Why You Should Rethink Using Plants To Keep Deer Out Of The Garden

If you love watching deer from your window, keeping these creatures out of your garden might be a concept that would never cross your mind. If you don't usually get wildlife around your home, sighting deer in your yard could be a welcome treat on a boring day. These animals are adorable and usually gentle creatures with a hint of shyness to their personalities. However, for those who regularly find them encroaching into their territory and causing mayhem, that sentiment is likely long gone. Gardeners are sometimes advised to deter foraging deer from their gardens by planting deer-resistant plants, but you might want to rethink this solution because it isn't always effective and could therefore could end up wasting your time.

Deer are beautiful animals, but that doesn't always excuse the damage they inflict on residential gardens. These doe-eyed cuties can be a real nuisance when they feed on your plant leaves, disrupt your terrain by digging up soil, and leave your meticulously-curated space looking disheveled. Gardeners resort to growing plants that deer aren't very fond of in a bid to discourage their presence. There's a lengthy list of these plants including lavender, boxwood, and yarrow. The downside to this is that a the deer may gobble them up anyway.

There are no deer-proof plants

Have you ever been so hungry that you gave in and wolfed down the most readily-available food near you, even if it wasn't your favorite food? Most likely. In the same way, keeping deer away with plants is not always effective because some deer will still have at them. Fully deer-proof plants technically don't exist, hence why relying on that idea to save you from a horde of foraging animals is not the best route to take. Experts at the New Jersey Agricultural Experiment Station have begun to classify plants based on how likely they are to be damaged by deer. Plants like American holly and cactus are known as "rarely damaged," while tulips and geraniums are classified as "frequently severely damaged." Unfortunately, not even this system is 100% reliable because deer have ever-changing palates. If you have a deer problem, then you would do well to turn to other tried and tested solutions.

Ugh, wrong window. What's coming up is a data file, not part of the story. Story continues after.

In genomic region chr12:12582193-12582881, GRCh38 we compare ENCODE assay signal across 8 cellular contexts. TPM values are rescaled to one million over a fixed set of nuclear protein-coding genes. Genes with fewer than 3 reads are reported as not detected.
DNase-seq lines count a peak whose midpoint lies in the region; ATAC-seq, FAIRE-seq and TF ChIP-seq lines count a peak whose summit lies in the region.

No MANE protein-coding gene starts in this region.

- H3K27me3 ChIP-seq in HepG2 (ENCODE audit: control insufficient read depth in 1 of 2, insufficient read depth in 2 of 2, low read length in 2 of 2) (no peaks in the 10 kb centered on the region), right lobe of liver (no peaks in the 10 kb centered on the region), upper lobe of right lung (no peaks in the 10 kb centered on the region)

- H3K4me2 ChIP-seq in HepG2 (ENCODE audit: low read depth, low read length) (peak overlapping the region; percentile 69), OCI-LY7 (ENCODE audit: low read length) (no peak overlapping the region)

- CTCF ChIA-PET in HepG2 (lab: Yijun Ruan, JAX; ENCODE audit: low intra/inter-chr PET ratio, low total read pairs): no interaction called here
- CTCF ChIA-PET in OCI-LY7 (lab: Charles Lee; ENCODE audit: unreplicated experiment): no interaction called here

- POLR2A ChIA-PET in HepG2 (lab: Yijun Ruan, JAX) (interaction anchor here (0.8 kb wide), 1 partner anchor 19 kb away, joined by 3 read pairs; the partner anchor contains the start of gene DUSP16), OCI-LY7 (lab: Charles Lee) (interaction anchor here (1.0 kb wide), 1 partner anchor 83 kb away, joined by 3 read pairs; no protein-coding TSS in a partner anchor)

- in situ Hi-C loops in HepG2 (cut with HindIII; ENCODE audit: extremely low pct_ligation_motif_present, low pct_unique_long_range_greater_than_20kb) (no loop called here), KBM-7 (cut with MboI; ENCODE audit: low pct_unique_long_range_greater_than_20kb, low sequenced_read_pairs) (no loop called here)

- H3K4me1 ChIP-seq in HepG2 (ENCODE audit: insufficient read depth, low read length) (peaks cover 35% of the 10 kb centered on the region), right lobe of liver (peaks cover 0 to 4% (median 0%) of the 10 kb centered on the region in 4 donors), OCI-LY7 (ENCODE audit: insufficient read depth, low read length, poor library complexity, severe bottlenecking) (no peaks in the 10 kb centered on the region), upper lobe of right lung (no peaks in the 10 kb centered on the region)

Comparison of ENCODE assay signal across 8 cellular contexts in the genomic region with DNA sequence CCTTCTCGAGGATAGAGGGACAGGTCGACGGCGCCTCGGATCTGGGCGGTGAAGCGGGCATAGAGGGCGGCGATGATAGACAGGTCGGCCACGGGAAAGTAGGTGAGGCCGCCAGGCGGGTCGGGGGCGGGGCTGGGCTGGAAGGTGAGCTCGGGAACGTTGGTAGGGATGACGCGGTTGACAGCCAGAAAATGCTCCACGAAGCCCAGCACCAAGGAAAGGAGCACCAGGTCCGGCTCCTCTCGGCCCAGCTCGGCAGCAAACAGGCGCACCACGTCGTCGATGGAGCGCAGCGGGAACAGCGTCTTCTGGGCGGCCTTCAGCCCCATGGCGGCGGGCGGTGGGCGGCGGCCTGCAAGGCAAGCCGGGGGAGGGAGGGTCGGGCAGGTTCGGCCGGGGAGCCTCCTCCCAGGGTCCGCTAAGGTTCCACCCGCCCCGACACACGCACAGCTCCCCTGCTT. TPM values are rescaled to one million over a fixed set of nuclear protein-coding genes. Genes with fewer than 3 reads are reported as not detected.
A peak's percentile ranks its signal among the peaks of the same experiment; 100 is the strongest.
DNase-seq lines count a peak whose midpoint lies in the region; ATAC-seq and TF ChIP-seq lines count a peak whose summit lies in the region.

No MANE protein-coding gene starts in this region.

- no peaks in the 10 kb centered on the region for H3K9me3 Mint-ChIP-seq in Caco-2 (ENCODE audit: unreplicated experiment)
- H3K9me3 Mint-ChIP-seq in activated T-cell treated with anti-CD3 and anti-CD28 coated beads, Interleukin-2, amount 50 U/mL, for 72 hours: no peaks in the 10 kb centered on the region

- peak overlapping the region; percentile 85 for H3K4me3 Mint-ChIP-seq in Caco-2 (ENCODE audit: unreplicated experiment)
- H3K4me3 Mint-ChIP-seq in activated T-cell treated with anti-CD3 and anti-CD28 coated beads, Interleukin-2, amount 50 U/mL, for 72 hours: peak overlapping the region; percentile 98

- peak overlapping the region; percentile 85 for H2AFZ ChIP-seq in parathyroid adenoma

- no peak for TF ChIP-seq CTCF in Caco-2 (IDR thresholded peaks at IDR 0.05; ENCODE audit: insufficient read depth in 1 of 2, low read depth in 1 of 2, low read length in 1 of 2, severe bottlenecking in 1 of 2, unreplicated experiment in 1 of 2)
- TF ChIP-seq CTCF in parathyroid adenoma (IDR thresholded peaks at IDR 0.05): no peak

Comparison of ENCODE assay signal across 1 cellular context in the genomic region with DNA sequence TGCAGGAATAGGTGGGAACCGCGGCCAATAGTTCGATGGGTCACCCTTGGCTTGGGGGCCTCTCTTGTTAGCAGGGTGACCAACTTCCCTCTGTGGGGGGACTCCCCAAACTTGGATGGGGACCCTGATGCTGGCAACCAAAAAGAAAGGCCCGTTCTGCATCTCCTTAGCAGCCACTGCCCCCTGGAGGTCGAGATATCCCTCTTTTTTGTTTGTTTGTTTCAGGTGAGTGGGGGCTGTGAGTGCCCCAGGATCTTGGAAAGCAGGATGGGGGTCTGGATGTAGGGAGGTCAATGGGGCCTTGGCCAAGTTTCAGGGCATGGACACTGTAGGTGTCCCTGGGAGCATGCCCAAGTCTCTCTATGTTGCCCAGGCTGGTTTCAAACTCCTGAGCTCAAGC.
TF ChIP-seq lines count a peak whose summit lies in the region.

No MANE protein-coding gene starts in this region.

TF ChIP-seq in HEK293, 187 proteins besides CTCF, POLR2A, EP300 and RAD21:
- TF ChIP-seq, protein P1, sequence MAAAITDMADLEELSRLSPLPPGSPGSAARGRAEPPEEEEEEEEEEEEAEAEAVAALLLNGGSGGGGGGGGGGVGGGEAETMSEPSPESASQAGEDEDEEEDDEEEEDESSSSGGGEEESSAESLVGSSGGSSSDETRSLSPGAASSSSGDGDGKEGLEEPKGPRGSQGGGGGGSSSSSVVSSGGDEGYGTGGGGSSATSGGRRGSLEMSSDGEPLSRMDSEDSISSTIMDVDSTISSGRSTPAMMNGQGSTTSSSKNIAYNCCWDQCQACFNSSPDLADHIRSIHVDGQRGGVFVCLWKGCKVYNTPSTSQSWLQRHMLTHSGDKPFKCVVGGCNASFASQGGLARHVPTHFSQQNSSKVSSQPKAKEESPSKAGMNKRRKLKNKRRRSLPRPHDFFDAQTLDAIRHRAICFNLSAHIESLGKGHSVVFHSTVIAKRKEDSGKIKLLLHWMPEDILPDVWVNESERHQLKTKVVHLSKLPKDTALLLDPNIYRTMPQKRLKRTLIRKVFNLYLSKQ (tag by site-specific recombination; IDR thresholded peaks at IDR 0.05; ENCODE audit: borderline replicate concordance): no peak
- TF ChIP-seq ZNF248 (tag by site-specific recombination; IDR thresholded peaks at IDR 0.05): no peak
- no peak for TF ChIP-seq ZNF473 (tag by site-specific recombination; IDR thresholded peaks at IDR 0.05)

However, while placing all your hope on the deer-resistant plant method might not yield you the best results, it isn't totally useless. Some of these plants do manage to steer deer away while beautifying your yard, and they could also be useful to your pets. For instance, Nepeta cataria, which is commonly known as catnip, is beloved by cats but abhorred by deer. 

Deer-resistant plants depend on environmental factors

What deer eat fluctuates depending on personal and environmental factors. Just because most deer are known to steer clear of a particular plant doesn't mean they can't make exceptions or change their minds. One popular contributing factor to the failure of deer-resistant plants is the density of the local population. If you live in an area with a lot of these animals, there's a high chance that they'll eat all your plants because there'll be lots of competition within the species for the most-loved plants. Those that don't get ahold of the best crops may eat the less-favorable types to keep from starving. Another factor is deforestation. Loss of habitat and food sources means deer won't have as many choices. If your area is facing food scarcity, the four-legged cuties are more likely to chow down in your garden.

Finding out that deer-resistant planting won't work in your area isn't the end of the world. You can still salvage your garden with other deterrents, and one such solution is fencing. Because deer like to jump and are great at it, you're going to need a tall fence, one that's at least 10 feet high. Identifying the solution that works best for you and your home will likely be a trial-and-error endeavor.